How Possible is for Police to Smell Cannabis in Your Car
Researchers found that people can’t smell marijuana packed in double vacuum-sealed bags. Someone would still argue that this depends on the quality of the bag and the ability of the human nose to identify marijuana.
The chances are that you've googled something like this when you were pretty stoned with your friend on a regular Friday night. With an amplified police patrol these days, this is quite a logical and common question. Does police really have the sense to smell weed?
Well, we do not encourage you to distribute a large amount of marijuana in your car, but to answer your question: someone did, got caught, and read further if you want to know what actually happened.
The Story in a Nutshell
To make the long story short: it is unlikely that 52 pounds of cannabis put in a car trunk wouldn’t smell, but a study inspired by an actual arrest and seizure of a considerable amount of tightly sealed cannabis suggests it’s possible. And you can assume, for this type of a deal, you need to sell your soul to the Devil. Or maybe his attorney. Although the study tested two ounces of weed instead of over fifty pounds, the results could alter the way defendants fight police searches based on the “in plain smell” doctrine. The study published in the March 2020 issue of Science & Justice, in fact, does not reveal anything extraordinary: two researchers found that people can’t smell marijuana packed in double vacuum-sealed bags. Someone would still argue that this depends on the quality of the bag and the ability of the human nose to identify marijuana. But the better the bag quality, the lower the chances of weed being smelled. And the less suspicious you physically look, the lower the chances of you being caught.
The Plain Smell Doctrine
“In plain smell” is a common-sense law enforcement doctrine that allows police to search property if they detect something suspicious, and that includes the odor of marijuana. This becomes a real problem not only for marijuana dealers but in particular for those who have a little bit more in these times of crisis. It could explain why police patrols are becoming a more familiar image through US roads. Luckily, marijuana laws are perpetually changing, so these smell-based searches are getting challenged in courts across the country.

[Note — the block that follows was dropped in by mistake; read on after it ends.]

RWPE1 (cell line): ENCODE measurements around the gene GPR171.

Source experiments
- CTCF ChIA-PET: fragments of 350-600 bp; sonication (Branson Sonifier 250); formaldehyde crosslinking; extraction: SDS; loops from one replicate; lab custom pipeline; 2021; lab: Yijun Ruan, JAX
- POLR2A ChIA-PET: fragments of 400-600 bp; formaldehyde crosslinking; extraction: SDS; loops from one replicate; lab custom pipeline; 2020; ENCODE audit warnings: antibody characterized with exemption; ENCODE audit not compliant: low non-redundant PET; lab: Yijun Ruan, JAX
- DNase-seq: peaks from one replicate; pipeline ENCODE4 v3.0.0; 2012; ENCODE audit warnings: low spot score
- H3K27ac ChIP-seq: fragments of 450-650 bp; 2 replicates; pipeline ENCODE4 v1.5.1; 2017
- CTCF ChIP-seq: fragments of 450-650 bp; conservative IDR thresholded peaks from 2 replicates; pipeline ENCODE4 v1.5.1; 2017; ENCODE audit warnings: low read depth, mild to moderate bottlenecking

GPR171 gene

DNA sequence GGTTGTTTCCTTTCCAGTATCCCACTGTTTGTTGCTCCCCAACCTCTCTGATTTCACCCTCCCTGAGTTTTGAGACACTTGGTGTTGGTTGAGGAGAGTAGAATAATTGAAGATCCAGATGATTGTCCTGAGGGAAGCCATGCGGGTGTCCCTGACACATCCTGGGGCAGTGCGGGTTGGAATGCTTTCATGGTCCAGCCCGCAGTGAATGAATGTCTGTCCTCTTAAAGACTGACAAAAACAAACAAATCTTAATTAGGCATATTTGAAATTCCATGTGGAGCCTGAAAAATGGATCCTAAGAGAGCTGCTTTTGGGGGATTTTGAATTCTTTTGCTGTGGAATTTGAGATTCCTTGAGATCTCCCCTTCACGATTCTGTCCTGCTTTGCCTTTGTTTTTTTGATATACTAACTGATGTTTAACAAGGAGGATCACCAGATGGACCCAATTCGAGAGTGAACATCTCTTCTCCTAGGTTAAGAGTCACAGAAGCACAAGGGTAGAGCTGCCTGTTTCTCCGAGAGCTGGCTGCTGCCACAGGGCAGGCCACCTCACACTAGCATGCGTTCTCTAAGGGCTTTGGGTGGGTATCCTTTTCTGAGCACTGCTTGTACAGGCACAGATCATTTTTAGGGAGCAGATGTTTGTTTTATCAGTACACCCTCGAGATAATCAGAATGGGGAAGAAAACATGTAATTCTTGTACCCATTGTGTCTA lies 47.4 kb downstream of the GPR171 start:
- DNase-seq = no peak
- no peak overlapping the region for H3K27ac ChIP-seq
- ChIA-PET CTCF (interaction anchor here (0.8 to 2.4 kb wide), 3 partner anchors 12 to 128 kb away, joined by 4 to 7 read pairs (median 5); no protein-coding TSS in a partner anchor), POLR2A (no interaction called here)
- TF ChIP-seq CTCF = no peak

Do You Think All of Them Can Smell Weed? Or They Just Want a Piece from the Cake?
The US Supreme Court has a rule that an officer can stop the vehicle if there is a legitimate reason. Here, the officer has a strong alibi: any minor offense can lead to the plain smell doctrine. This is where prejudice is born: unconscious or, even worse, the conscious one. Although Colorado is considered one of the most liberal countries in the U.S, this extraordinary story comes from there. Let’s reconstruct this story one more time (similarly as it was in the Court). It all happened in 2017, and it looks pretty much like a scene from a Fargo TV show. A police officer stops Billy (the name has been changed for the sake of privacy), referring to the plain smell law doctrine. Billy did a minor offense - he was just driving a bit faster after a long day at work. The plot thickens when our officer-hero, who stopped and searched Billy, noted in his report that he can actually smell the weed. After all, he is a member of the police squad included in the highway narcotic section, and he has a nose for these things. Truth be told, he did reveal a rubber-banded wad of thousands of dollars in cash, an extra cell phone, and some good 52 pounds of weed stuffed in two duffle bags. This is automatically possession for distribution. Add to this the improper speed.